Cash flow is kind of important, in (early) retirement as in life. No cash flow, no nuthin’ – can’t pay the bills, can’t buy the things, can’t do the stuff.

A couple common cash flow challenges in early retirement involve:

  • wanting to spend retirement account income before age 59.5 (you have the funds, it’s just locked in tax-deferred accounts)
  • contributing to tax-deferred accounts when you have little to no cash on hand (but have earned income)

I like to get around these challenges with a little legal money laundering.

Legal Money Laundering

Spending retirement account income early

Money laundering as I understand it involves moving money you can’t legally touch into that which you can.

For example, the IRS says the money in your 401k / IRA is locked up until age 59 1/2.

But what if I want/need to get access to some of those funds early? I can’t do so without some significant consequences (10% penalty) or a serious commitment (72t.)

Alas, I do need access –  I recently shared how our actual cost of living is ~$25k higher than our income.

If I could only tap into the $25,000 in dividends we are receiving each year in our retirement accounts… we could be completely cash flow neutral. (What are the odds?)

And in fact I can. I just generate my own dividend in our taxable brokerage account.


We receive $25,000 in dividends in a retirement account. This is auto-reinvested in additional shares. For simplicity let’s assume we get 1,000 new shares of $X at $25 each.

To spend those dividends I just sell 1,000 shares of $X in the brokerage account.

I now have $25,000 in cash and the exact same number of shares as we did pre-dividend.

As a bonus – we will pay fewer taxes on the stock sale than we would have had we received the dividend directly in the taxable account. Win win.

Contributing to Retirement Accounts with Minimal Cash

Being cash flow neutral is nice – by laundering our retirement account dividends we are able to fully cover our cost of living with income from our portfolio and part-time hobbies.

But I also want to make some additional retirement account contributions and we are spending 100% of our income!

I want to make retirement account contributions this year but only have about $500 in our checking account. (I intentionally keep the amount of cash on hand low – it yields poorly and doesn’t respond well to inflation.)

What to do?


Earned income: ~$40,000 via blogging
Cash on hand: ~$0 or close enough
Roth solo-401k contribution: $20,500
Employer solo-401k contribution: ~$7,400 (Traditional, deductible)
After-tax non-Roth solo-401k contribution: ~$1,800
His/Her Roth IRAs: $12,000
Total retirement contributions: $41,700 (more than we earned! You have to love IRS math.)

To get these funds I sell $41,700 worth of stock, move it into the retirement accounts, and then buy $41,700 worth of stock.

In a year like 2022 where the market is down I am able to realize a capital loss in the process for a nice tax deduction, possibly offsetting any tax burden from the first example above. (Thanks to prior years’ capital gain harvests.)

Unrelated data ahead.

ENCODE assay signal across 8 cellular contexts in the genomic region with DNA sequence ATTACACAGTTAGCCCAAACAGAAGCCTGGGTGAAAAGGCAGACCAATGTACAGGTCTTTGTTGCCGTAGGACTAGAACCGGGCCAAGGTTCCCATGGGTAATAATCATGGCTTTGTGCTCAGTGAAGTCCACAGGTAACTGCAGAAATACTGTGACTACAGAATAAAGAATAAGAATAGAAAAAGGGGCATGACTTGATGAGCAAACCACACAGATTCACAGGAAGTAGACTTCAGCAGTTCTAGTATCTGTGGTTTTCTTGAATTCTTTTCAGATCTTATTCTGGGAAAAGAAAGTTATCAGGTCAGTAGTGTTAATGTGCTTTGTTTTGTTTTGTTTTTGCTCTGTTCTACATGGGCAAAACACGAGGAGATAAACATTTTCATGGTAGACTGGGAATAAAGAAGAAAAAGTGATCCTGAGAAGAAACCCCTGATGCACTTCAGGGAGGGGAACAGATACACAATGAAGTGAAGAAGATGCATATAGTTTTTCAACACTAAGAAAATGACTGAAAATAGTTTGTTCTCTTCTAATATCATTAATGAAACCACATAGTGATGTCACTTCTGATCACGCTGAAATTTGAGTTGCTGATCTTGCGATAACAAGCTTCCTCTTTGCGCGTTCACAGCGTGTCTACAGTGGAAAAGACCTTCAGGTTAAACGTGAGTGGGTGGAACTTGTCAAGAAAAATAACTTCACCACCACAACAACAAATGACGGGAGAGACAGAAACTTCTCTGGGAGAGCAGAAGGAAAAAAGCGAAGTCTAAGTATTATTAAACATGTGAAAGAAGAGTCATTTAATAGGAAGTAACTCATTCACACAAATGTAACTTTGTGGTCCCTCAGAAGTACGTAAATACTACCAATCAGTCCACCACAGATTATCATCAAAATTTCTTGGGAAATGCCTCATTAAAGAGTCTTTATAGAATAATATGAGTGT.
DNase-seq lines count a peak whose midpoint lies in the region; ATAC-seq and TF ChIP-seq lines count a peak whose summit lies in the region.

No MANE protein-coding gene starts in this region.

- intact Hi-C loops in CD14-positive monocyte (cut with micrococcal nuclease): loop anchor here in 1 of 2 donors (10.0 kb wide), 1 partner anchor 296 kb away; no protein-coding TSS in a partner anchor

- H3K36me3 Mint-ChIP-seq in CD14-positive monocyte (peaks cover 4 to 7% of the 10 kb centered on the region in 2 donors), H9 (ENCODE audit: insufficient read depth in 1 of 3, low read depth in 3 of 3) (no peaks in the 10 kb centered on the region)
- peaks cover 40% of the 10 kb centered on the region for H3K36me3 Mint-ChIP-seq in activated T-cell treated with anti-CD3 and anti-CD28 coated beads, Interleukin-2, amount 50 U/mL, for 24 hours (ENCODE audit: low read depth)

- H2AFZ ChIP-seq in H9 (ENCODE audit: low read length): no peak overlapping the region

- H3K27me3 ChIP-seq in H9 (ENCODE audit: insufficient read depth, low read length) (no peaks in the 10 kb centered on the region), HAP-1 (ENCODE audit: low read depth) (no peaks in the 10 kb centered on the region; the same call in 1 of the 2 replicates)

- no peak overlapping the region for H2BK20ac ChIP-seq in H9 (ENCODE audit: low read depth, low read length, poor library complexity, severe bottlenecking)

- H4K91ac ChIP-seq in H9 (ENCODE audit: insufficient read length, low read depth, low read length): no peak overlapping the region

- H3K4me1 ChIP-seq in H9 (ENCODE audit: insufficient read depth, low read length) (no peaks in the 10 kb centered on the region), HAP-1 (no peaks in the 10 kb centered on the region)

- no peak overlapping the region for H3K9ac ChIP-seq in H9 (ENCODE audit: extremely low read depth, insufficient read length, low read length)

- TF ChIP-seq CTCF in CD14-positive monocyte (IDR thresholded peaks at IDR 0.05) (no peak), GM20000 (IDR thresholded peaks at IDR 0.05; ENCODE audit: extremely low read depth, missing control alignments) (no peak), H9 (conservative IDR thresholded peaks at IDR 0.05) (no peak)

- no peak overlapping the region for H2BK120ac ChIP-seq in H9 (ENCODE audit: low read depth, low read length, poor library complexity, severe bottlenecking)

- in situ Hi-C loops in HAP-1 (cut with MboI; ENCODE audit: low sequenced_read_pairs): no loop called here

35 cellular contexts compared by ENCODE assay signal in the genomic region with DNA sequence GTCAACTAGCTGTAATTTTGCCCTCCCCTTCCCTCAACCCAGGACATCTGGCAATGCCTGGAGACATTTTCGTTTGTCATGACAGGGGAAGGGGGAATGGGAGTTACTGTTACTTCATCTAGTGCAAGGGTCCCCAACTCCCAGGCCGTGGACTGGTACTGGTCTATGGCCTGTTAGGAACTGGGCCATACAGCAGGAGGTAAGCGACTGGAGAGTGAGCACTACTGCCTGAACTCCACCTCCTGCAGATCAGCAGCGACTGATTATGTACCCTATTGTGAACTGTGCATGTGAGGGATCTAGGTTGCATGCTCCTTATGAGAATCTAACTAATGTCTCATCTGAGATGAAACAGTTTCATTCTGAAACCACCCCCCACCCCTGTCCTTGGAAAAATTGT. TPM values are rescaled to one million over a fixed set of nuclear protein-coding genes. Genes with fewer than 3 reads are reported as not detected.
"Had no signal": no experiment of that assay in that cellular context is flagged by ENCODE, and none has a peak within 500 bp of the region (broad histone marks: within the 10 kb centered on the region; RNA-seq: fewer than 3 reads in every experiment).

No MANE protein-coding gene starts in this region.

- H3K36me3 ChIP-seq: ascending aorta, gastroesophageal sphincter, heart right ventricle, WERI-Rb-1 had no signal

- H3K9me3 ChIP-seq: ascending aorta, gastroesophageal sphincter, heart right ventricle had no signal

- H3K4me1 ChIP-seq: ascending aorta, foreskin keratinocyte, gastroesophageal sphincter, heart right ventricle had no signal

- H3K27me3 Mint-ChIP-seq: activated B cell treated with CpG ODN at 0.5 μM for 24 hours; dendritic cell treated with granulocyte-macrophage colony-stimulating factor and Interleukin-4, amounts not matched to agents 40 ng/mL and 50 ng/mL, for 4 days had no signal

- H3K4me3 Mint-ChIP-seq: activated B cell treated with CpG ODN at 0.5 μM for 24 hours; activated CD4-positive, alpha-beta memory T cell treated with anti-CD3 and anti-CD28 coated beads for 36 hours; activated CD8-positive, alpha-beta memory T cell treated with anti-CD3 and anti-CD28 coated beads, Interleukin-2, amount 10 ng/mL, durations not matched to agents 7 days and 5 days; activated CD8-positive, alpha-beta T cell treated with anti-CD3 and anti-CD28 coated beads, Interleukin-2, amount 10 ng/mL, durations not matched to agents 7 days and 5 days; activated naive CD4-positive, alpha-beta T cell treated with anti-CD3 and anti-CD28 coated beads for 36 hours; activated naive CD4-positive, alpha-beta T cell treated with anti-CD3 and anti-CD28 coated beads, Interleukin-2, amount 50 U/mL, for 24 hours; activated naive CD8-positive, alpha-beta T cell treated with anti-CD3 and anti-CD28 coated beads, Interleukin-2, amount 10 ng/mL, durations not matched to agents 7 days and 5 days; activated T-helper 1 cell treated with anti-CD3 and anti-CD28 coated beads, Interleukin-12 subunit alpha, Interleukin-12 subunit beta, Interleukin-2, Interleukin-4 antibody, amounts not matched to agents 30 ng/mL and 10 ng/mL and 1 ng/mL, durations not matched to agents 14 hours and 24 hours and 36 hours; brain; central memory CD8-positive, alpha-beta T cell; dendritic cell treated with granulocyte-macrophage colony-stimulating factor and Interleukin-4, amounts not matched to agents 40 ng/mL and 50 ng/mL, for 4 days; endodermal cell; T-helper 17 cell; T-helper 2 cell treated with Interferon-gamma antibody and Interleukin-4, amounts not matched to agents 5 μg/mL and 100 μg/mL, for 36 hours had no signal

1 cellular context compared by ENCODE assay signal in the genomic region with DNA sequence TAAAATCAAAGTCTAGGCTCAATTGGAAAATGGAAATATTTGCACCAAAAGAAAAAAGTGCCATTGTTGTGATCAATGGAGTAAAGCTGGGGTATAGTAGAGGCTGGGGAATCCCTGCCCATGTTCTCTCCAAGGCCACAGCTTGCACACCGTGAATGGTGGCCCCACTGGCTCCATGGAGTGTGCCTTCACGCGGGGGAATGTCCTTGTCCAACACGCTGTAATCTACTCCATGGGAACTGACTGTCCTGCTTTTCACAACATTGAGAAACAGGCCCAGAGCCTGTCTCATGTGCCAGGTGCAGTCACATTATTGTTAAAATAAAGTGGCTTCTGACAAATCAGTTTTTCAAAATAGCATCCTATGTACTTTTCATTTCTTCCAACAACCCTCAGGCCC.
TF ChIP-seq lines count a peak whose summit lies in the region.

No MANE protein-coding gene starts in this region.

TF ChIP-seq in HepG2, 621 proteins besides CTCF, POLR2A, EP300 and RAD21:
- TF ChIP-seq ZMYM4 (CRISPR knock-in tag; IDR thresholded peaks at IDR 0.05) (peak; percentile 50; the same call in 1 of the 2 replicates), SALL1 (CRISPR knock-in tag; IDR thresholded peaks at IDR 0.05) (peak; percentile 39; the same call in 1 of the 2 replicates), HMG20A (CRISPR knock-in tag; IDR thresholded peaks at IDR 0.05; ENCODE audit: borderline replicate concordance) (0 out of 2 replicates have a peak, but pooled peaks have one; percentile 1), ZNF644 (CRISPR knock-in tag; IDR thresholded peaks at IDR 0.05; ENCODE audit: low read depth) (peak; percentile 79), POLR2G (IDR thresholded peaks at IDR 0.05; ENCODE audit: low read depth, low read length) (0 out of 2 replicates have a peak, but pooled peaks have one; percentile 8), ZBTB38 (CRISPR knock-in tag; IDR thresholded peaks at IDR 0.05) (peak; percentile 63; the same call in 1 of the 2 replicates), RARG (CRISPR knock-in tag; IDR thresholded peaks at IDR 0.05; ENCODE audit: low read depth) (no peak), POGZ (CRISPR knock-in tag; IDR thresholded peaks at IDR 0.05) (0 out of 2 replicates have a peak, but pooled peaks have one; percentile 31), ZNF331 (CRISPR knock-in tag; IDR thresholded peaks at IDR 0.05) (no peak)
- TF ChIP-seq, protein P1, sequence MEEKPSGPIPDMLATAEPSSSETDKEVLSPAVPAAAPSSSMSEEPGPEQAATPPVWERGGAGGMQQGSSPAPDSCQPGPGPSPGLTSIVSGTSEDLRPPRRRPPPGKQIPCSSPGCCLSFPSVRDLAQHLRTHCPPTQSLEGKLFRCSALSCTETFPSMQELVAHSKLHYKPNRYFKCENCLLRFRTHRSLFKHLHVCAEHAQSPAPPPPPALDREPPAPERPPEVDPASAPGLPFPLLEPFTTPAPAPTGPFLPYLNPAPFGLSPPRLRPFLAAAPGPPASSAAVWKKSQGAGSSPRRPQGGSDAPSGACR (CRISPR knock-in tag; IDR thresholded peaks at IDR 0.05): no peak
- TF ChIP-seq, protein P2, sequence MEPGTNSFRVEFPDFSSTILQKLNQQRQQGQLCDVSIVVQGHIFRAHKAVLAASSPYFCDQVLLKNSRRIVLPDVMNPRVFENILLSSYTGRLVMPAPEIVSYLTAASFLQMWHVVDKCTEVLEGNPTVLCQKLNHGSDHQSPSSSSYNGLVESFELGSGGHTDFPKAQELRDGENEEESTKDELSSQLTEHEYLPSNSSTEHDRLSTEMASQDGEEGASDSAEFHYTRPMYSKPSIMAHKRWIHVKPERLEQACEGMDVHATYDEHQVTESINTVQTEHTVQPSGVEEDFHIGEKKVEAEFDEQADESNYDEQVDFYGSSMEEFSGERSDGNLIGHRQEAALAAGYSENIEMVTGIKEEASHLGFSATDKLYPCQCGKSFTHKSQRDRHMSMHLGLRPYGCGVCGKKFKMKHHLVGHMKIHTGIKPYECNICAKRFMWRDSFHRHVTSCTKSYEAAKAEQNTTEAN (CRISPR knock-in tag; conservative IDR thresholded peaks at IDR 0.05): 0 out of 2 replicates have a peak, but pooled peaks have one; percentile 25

All future growth on the Roth contributions will also be tax-free.

IMPORTANT: Avoid wash sale rule violations. This is critical with retirement accounts because we can eliminate the capital loss deduction for all time. The retirement account stock purchase needs to be a different, non-substantially similar, stock than we sold in the brokerage account.

For the math on solo-401k contributions and how we can contribute more than we earned, see: Solo 401(k) Contribution Calculator

Shift Portfolio Towards Tax-Free

Early retirees often (but not always) have a significant percentage of their portfolio in a brokerage account. When you save large sums of money over a short period of time, retirement account contribution limits push excess savings into taxable accounts.

Both of the examples shift funds from taxable into Roth accounts, thereby moving the portfolio ratio of Taxable / Pre-Tax / Post-tax towards post-tax/Roth/tax-free.

When we left our jobs ~20 years ago we were roughly 75/25/0 but most recently we were at 63/29/8. That growing Roth percentage will help significantly with tax minimization later in life.

Special note:

A lot of people self-restrict retirement spending to income – side hustles, pensions, dividends, interest, etc… I am doing this in both of the examples above.

This is unnecessary unless you have very ambitious inheritance plans, although I understand the appeal. Spending principal is a normal and natural part of retirement (some even go to other extremes, see: Book Review: Die with Zero.)

Spend less than 4%, spending principal is fine. It’s ok to sell some more stock.


Cash flow is king in retirement. A little legal money laundering helps keep the cash flowing smoothly, allowing you to:

  • Spend retirement account dividends before age 59.5.
  • Contribute to retirement accounts even when you have minimal cash.
  • Contribute more than you earn to retirement accounts.

As a bonus, these efforts will shift the portfolio in a way that helps to minimize future taxes.

May your cash be clean, accessible, and tax-friendly.

Have you legally laundered your money?